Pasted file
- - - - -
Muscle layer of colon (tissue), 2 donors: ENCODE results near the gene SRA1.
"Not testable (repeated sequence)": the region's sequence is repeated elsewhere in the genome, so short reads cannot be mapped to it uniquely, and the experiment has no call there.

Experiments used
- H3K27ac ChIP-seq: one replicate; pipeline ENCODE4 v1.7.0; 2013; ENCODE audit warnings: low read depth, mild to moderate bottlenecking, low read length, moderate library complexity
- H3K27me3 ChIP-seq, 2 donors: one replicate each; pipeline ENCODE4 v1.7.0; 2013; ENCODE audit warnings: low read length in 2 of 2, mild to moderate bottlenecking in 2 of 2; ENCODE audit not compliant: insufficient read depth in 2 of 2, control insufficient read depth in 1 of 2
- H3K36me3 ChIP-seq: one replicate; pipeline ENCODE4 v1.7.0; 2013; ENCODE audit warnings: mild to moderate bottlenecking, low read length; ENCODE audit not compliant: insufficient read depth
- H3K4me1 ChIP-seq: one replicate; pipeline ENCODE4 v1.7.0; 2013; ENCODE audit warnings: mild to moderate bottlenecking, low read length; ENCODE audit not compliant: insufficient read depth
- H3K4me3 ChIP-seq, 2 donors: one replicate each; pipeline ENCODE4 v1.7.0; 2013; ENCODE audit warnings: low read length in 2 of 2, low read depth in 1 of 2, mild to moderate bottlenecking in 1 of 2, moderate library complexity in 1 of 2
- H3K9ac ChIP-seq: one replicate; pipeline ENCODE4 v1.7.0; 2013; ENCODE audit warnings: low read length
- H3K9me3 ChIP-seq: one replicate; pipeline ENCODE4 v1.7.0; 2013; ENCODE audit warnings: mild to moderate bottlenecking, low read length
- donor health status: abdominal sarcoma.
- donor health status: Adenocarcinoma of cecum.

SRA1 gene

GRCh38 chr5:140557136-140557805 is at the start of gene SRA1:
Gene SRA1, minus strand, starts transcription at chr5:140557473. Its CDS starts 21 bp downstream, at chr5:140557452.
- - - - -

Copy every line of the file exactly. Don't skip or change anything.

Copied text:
Muscle layer of colon (tissue), 2 donors: ENCODE results near the gene SRA1.
"Not testable (repeated sequence)": the region's sequence is repeated elsewhere in the genome, so short reads cannot be mapped to it uniquely, and the experiment has no call there.

Experiments used
- H3K27ac ChIP-seq: one replicate; pipeline ENCODE4 v1.7.0; 2013; ENCODE audit warnings: low read depth, mild to moderate bottlenecking, low read length, moderate library complexity
- H3K27me3 ChIP-seq, 2 donors: one replicate each; pipeline ENCODE4 v1.7.0; 2013; ENCODE audit warnings: low read length in 2 of 2, mild to moderate bottlenecking in 2 of 2; ENCODE audit not compliant: insufficient read depth in 2 of 2, control insufficient read depth in 1 of 2
- H3K36me3 ChIP-seq: one replicate; pipeline ENCODE4 v1.7.0; 2013; ENCODE audit warnings: mild to moderate bottlenecking, low read length; ENCODE audit not compliant: insufficient read depth
- H3K4me1 ChIP-seq: one replicate; pipeline ENCODE4 v1.7.0; 2013; ENCODE audit warnings: mild to moderate bottlenecking, low read length; ENCODE audit not compliant: insufficient read depth
- H3K4me3 ChIP-seq, 2 donors: one replicate each; pipeline ENCODE4 v1.7.0; 2013; ENCODE audit warnings: low read length in 2 of 2, low read depth in 1 of 2, mild to moderate bottlenecking in 1 of 2, moderate library complexity in 1 of 2
- H3K9ac ChIP-seq: one replicate; pipeline ENCODE4 v1.7.0; 2013; ENCODE audit warnings: low read length
- H3K9me3 ChIP-seq: one replicate; pipeline ENCODE4 v1.7.0; 2013; ENCODE audit warnings: mild to moderate bottlenecking, low read length
- donor health status: abdominal sarcoma.
- donor health status: Adenocarcinoma of cecum.

SRA1 gene

GRCh38 chr5:140557136-140557805 is at the start of gene SRA1:
Gene SRA1, minus strand, starts transcription at chr5:140557473. Its CDS starts 21 bp downstream, at chr5:140557452.